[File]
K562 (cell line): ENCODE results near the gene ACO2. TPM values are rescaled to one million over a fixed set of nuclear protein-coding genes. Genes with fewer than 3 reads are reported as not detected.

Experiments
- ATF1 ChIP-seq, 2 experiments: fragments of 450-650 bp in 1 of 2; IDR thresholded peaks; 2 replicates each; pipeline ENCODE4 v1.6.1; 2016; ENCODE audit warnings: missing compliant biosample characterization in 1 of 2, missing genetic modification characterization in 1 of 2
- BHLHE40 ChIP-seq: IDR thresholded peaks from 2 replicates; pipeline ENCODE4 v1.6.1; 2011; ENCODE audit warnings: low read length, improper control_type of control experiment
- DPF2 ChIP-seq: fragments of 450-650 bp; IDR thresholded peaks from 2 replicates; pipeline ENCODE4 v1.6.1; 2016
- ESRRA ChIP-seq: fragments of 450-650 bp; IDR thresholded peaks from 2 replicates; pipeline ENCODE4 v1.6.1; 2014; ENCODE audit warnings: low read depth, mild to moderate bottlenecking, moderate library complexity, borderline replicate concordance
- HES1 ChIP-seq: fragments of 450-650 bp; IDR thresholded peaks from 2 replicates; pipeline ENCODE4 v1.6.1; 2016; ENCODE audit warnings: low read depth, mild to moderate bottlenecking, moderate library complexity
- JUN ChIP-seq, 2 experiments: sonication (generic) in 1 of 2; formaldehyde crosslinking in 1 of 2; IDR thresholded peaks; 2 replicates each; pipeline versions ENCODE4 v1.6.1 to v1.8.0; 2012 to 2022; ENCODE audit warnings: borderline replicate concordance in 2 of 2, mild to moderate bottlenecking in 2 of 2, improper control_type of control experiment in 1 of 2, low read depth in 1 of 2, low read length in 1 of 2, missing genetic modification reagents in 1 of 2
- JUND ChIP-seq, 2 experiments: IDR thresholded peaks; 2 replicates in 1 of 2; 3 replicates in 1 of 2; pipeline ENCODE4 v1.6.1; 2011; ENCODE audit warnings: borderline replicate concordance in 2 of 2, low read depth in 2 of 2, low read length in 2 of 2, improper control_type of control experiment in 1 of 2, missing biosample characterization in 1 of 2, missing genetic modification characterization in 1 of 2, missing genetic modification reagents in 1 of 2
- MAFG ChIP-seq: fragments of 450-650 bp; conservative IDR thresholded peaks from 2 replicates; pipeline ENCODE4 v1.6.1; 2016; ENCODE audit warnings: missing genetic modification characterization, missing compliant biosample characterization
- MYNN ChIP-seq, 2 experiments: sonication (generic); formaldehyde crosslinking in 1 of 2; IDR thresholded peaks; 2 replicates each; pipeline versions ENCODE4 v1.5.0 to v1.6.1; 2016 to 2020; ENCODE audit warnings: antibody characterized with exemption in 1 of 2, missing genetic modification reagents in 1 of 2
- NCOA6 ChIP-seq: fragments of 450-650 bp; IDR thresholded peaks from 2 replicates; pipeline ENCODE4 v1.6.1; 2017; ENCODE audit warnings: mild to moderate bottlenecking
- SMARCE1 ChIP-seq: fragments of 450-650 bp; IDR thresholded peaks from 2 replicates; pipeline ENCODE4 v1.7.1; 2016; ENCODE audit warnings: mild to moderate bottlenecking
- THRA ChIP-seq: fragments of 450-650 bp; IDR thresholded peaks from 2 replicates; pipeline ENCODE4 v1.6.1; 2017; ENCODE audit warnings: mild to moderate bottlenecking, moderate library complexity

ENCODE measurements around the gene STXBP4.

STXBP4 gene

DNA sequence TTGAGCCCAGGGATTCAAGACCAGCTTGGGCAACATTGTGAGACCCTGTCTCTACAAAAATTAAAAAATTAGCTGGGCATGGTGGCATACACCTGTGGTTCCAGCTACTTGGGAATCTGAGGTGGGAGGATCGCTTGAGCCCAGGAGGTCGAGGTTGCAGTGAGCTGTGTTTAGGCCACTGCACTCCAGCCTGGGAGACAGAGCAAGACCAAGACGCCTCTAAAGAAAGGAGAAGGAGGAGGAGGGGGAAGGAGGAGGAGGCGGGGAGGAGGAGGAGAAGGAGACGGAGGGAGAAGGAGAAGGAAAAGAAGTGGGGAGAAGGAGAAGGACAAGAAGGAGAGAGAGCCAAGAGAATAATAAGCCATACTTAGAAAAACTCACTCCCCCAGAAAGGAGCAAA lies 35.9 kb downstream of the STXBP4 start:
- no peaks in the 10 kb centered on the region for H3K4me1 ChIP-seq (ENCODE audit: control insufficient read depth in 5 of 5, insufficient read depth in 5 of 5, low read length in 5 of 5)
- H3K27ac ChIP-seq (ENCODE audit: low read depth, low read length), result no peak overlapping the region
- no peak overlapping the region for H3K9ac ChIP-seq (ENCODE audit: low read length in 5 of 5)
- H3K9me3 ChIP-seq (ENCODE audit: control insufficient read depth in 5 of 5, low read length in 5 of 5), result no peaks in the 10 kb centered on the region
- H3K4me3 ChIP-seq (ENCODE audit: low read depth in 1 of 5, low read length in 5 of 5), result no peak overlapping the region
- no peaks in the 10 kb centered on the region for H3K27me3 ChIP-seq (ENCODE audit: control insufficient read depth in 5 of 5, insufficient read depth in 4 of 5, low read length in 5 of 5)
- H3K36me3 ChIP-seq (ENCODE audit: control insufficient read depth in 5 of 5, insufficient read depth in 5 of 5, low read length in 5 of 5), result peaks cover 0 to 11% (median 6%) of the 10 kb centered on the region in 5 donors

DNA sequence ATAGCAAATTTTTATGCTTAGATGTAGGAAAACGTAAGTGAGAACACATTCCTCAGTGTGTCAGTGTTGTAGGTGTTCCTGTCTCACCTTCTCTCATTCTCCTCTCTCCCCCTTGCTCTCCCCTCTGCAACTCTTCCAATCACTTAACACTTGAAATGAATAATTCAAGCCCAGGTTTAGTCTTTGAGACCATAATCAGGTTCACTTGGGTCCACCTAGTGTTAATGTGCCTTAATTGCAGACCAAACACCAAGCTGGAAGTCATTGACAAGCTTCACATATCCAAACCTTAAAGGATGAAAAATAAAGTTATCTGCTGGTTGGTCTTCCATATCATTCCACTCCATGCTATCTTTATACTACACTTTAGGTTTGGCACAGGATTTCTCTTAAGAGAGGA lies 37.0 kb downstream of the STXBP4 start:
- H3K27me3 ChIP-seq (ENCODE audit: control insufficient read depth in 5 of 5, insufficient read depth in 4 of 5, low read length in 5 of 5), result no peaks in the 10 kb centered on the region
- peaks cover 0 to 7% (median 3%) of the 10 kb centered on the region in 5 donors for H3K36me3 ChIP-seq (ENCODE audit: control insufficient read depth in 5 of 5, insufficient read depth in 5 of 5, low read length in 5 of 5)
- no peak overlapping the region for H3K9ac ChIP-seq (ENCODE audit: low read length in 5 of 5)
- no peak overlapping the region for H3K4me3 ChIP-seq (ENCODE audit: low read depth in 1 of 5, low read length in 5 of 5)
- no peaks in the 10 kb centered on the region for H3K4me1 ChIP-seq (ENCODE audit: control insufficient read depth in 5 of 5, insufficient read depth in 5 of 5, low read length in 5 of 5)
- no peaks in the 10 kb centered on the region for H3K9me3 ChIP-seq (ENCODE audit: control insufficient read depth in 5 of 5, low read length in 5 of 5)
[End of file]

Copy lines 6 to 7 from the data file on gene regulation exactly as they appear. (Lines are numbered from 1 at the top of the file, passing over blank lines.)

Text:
- ESRRA ChIP-seq: fragments of 450-650 bp; IDR thresholded peaks from 2 replicates; pipeline ENCODE4 v1.6.1; 2014; ENCODE audit warnings: low read depth, mild to moderate bottlenecking, moderate library complexity, borderline replicate concordance
- HES1 ChIP-seq: fragments of 450-650 bp; IDR thresholded peaks from 2 replicates; pipeline ENCODE4 v1.6.1; 2016; ENCODE audit warnings: low read depth, mild to moderate bottlenecking, moderate library complexity